He served five terms in the state House of Representatives starting in 2003, representing Snohomish County’s 38th legislative district.
In 2005, he sponsored legislation that encouraged schools to teach the history of local tribes, which was later strengthened to require that schools teach students about tribal sovereignty in Washington using a curriculum called Since Time Immemorial or other tribally developed curriculum.
In 2013, he was appointed to the state Senate after Sen. Nick Harper resigned. In the Senate, McCoy worked to pass the Native American Voting Rights Act in 2019, which made changes such as allowing voters on reservations to use nontraditional addresses and to use tribal identification to register to vote.
He also helped expand dental care on reservations and to pass the Kelsey Smith Act, which required telecommunications companies to provide call-location information to police in an emergency involving serious risk of death or harm.
He retired from the Senate in April 2020.
“Through changes in committees, leadership roles, and even chambers over the course of my legislative career, it was always an immense privilege to represent my neighbors,” McCoy said in a statement upon his retirement.
“I am deeply grateful for that privilege.”
His death this week prompted fond remembrances from Washington political and tribal leaders.
Rep. Debra Lekanoff, D-Bow, remembered McCoy kindly taking her under his wing in the early 2000s, while she was working as governmental affairs director for the Swinomish tribe. When she was sworn in as a state representative years later, in 2019, she and McCoy were the only Native American legislators.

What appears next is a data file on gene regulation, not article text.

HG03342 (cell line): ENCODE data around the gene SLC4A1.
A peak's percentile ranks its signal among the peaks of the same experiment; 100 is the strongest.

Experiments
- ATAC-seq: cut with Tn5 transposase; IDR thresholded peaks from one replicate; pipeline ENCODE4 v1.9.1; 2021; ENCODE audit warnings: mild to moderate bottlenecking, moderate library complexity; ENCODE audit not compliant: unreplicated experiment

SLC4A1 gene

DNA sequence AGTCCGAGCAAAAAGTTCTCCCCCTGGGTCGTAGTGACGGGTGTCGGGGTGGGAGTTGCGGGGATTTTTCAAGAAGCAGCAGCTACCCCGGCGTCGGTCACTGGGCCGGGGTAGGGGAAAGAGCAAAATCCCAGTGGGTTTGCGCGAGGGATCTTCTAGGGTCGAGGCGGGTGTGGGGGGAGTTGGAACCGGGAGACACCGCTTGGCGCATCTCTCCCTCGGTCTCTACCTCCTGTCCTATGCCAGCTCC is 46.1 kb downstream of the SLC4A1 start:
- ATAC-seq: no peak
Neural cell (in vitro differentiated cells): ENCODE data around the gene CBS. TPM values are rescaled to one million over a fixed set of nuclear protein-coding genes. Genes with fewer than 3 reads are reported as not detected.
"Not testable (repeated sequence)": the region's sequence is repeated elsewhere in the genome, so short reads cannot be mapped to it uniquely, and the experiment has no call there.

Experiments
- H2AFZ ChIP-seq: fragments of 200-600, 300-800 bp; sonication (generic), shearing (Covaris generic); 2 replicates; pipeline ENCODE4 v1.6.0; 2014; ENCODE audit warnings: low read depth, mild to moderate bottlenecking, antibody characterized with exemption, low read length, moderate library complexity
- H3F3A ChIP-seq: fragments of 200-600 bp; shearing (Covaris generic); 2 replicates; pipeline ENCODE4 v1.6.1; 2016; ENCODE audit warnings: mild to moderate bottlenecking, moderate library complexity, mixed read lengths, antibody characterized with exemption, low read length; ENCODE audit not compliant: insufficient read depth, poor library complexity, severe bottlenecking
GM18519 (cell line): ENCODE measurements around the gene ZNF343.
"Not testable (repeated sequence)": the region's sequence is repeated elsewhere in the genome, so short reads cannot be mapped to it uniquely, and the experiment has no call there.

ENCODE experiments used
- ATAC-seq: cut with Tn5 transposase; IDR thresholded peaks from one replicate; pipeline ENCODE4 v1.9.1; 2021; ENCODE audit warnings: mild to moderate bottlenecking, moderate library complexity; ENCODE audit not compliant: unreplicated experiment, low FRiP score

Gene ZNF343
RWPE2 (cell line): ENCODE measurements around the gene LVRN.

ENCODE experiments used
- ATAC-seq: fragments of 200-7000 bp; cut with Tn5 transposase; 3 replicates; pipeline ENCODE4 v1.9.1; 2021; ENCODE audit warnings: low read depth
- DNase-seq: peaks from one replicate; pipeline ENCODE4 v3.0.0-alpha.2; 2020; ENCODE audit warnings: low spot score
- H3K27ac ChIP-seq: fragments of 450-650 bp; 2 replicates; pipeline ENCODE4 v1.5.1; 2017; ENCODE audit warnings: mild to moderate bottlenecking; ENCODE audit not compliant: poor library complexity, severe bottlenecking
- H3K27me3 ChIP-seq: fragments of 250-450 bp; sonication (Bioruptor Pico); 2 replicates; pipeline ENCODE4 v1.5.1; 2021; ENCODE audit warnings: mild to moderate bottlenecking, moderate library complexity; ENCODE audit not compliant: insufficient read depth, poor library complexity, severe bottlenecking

McCoy did “groundbreaking work” building the relationship between Washington’s federally recognized tribes and state government, she said.
“I think John brought a voice to the state that had never been heard before within the floor of the People’s House,” Lekanoff said, adding that he “brought communities of color to feel as if this is a place where their voice matters.”
In a tweet Wednesday, Gov. Jay Inslee said McCoy “was an inspiring and effective leader whose dynamism as a legislator served everyone in our state.
“His influence lives on in Tulalip and the halls of the state Capitol.”
Sen. Andy Billig, D-Spokane, who leads Democrats in the Senate and served with McCoy for a decade, said McCoy was “gracious, thoughtful, kind and a truly gifted lawmaker.”
“He cared deeply about the environment, education and was a tireless advocate for any issues that impacted Indigenous communities,” Billig said in a statement. “I learned so much from John and am honored to call him a friend and mentor. He was truly one of a kind.”
Lekanoff described McCoy as compassionate and as someone who inspired others to be better people.
“When you’re with John, you stand up a little taller, you are more attentive,” Lekanoff said. “You are aware that you are standing next to a man who is very well respected as a Native American leader, as a veteran and as an elected official.”
McCoy “never forgot where he came from,” said Chelsea Craig, assistant principal of Quil Ceda Tulalip Elementary School in Marysville. She also works at the district level supporting the Since Time Immemorial and the Tulalip sovereignty curriculum.
“Tulalip was ingrained in his heart, in everything that he did,” Craig said.